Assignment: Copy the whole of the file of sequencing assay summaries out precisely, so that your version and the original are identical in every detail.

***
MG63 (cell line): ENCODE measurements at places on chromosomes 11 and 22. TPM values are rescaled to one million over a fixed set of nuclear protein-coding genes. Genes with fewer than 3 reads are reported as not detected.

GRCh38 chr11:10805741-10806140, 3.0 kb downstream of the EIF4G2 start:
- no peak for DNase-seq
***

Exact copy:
MG63 (cell line): ENCODE measurements at places on chromosomes 11 and 22. TPM values are rescaled to one million over a fixed set of nuclear protein-coding genes. Genes with fewer than 3 reads are reported as not detected.

GRCh38 chr11:10805741-10806140, 3.0 kb downstream of the EIF4G2 start:
- no peak for DNase-seq